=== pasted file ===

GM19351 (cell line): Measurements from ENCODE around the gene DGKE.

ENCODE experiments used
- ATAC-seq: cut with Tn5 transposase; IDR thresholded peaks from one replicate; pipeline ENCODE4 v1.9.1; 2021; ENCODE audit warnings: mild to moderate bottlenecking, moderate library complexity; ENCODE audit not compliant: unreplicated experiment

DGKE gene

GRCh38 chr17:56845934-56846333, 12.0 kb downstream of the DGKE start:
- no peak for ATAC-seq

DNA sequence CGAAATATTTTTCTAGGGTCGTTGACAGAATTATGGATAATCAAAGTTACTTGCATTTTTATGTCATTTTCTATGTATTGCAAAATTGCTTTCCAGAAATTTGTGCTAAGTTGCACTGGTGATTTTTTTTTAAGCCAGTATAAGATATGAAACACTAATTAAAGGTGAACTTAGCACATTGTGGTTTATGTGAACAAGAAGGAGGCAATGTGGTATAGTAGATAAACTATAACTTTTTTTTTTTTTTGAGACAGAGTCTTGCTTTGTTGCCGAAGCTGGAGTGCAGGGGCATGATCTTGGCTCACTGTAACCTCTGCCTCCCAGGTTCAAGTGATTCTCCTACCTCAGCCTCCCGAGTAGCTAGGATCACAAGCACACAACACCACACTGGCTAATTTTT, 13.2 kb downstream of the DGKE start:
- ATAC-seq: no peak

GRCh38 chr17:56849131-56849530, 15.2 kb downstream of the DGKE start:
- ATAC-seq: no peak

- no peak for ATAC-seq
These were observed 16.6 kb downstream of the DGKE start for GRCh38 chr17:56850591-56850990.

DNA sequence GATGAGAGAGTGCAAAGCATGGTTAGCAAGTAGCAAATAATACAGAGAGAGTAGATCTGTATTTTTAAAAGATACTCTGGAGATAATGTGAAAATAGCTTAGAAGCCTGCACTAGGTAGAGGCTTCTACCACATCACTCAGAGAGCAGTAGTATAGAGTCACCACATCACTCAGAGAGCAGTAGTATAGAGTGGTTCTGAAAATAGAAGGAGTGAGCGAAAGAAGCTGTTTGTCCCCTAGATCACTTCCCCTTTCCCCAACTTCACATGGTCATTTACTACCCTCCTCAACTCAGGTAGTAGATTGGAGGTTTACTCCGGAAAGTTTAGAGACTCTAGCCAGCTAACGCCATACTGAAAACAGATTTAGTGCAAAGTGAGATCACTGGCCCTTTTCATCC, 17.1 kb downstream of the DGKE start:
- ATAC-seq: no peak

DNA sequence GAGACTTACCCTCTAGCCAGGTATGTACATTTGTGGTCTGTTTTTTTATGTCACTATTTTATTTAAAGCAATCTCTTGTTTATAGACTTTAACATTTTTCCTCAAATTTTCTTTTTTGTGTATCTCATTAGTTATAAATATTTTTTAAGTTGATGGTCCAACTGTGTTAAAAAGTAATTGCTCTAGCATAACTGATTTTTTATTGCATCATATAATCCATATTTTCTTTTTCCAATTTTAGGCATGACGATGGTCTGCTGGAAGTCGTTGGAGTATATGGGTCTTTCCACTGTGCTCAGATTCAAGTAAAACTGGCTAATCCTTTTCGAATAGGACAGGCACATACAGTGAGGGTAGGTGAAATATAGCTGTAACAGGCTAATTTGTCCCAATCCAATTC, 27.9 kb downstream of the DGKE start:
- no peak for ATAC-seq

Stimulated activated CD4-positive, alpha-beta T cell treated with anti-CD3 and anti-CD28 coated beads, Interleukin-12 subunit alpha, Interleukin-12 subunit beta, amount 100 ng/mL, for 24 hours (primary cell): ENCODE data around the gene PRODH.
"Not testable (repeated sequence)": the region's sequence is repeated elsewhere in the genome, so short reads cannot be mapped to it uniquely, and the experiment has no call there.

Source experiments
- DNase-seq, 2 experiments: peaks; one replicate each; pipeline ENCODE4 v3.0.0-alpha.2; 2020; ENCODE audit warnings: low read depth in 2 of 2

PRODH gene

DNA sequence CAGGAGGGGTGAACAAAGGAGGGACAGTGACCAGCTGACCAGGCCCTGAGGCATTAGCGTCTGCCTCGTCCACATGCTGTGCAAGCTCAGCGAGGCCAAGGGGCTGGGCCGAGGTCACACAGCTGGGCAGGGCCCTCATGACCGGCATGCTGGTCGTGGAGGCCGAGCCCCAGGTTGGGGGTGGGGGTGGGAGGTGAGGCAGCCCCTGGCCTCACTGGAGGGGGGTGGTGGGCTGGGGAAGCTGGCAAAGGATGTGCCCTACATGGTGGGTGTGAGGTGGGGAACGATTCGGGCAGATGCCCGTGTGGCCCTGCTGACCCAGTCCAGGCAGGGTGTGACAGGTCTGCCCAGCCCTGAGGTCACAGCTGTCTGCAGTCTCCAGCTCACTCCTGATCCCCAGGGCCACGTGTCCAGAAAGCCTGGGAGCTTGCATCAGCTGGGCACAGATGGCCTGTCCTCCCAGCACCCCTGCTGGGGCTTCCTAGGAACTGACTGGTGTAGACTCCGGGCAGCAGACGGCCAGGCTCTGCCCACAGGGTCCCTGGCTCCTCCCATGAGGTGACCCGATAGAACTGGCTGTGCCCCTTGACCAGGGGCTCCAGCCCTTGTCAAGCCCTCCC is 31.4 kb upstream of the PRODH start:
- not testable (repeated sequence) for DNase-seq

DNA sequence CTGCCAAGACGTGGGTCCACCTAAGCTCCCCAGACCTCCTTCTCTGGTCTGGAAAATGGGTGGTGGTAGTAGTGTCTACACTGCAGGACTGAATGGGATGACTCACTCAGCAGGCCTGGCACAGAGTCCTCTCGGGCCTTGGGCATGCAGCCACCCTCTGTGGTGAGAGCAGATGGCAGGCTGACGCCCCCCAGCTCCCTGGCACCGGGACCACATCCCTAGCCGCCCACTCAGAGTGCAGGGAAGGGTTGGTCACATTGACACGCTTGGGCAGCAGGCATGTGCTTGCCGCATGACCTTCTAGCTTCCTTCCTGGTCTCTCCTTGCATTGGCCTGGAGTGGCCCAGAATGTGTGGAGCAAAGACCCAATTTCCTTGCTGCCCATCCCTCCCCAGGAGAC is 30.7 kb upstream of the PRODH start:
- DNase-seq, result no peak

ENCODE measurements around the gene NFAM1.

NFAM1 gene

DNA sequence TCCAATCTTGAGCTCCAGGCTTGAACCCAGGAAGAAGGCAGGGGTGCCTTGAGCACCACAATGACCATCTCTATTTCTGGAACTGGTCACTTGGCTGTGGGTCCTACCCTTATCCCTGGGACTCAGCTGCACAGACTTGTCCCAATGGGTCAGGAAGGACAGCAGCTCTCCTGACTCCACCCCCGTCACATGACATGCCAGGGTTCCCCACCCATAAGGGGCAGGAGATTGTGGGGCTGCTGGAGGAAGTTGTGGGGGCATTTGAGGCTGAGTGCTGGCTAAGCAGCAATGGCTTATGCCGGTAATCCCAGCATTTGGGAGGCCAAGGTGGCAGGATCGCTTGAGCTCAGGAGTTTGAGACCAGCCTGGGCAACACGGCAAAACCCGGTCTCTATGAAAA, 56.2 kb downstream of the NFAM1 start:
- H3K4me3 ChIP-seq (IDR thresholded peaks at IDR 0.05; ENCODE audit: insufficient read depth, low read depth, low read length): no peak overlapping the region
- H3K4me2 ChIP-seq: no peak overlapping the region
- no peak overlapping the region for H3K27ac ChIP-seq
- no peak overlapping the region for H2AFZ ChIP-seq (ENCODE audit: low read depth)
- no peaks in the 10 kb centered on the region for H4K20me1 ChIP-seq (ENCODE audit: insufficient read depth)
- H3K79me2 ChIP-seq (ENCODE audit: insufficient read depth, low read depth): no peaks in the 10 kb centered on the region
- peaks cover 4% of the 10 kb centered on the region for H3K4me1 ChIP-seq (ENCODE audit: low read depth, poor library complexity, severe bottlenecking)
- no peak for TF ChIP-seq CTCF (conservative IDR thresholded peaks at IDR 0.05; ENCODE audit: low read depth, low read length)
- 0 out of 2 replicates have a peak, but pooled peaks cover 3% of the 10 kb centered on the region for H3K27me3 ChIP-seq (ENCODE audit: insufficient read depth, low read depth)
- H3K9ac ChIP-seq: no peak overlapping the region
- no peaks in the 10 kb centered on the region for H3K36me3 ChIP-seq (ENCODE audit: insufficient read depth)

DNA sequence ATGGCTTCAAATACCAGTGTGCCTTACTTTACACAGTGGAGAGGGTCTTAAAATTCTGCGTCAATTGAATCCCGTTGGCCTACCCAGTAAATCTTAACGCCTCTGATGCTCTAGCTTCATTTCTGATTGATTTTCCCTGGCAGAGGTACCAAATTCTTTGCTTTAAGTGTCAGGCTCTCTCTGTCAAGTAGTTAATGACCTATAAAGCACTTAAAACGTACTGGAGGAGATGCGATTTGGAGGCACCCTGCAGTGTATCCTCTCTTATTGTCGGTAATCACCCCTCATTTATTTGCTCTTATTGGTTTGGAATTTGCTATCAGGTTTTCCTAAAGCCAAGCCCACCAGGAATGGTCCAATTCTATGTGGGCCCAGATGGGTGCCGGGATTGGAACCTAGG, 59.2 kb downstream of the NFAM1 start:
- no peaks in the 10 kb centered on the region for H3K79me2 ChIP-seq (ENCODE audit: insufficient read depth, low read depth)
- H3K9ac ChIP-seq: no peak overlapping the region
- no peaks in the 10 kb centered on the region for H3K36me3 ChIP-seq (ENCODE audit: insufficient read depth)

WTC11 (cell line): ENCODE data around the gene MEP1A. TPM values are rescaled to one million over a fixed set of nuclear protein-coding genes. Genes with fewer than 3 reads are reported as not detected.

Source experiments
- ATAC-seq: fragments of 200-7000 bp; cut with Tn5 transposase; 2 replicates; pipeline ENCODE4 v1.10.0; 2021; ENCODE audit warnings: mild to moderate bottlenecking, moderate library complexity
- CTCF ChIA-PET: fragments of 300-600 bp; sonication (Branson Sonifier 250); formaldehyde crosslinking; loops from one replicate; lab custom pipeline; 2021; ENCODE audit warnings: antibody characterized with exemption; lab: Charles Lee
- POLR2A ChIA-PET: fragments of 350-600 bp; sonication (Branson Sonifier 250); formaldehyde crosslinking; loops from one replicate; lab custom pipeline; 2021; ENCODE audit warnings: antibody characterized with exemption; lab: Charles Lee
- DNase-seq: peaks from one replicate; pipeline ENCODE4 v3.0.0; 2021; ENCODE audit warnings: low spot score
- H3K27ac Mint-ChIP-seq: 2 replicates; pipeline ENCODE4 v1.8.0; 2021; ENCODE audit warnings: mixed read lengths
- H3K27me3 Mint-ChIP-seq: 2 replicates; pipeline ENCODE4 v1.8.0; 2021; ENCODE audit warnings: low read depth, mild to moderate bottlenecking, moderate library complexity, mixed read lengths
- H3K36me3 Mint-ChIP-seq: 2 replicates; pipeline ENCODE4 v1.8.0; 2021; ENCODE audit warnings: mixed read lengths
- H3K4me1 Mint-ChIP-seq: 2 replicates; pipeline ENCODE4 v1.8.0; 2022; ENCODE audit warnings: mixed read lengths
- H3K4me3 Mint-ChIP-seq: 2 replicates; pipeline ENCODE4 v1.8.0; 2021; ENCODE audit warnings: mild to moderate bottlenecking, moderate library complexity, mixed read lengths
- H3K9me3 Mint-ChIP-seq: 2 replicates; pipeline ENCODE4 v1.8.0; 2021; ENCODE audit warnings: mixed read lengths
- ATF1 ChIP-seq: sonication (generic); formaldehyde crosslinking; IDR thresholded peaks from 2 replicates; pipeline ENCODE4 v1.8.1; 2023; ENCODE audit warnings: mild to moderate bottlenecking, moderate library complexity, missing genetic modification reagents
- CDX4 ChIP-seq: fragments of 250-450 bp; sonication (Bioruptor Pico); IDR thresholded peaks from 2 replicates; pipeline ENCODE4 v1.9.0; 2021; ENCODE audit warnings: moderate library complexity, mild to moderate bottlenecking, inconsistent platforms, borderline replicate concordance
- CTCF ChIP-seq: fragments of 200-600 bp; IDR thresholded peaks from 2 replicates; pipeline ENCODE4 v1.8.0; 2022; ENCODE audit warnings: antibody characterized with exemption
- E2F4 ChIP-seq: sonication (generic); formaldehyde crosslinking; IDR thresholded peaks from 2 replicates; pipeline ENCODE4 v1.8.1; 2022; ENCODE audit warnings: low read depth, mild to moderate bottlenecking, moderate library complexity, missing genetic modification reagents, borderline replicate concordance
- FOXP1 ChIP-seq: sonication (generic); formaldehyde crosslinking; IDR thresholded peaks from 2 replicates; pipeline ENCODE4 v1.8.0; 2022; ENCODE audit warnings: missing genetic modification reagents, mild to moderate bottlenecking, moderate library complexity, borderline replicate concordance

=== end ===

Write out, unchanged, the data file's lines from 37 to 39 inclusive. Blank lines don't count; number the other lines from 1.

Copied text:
- 0 out of 2 replicates have a peak, but pooled peaks cover 3% of the 10 kb centered on the region for H3K27me3 ChIP-seq (ENCODE audit: insufficient read depth, low read depth)
- H3K9ac ChIP-seq: no peak overlapping the region
- no peaks in the 10 kb centered on the region for H3K36me3 ChIP-seq (ENCODE audit: insufficient read depth)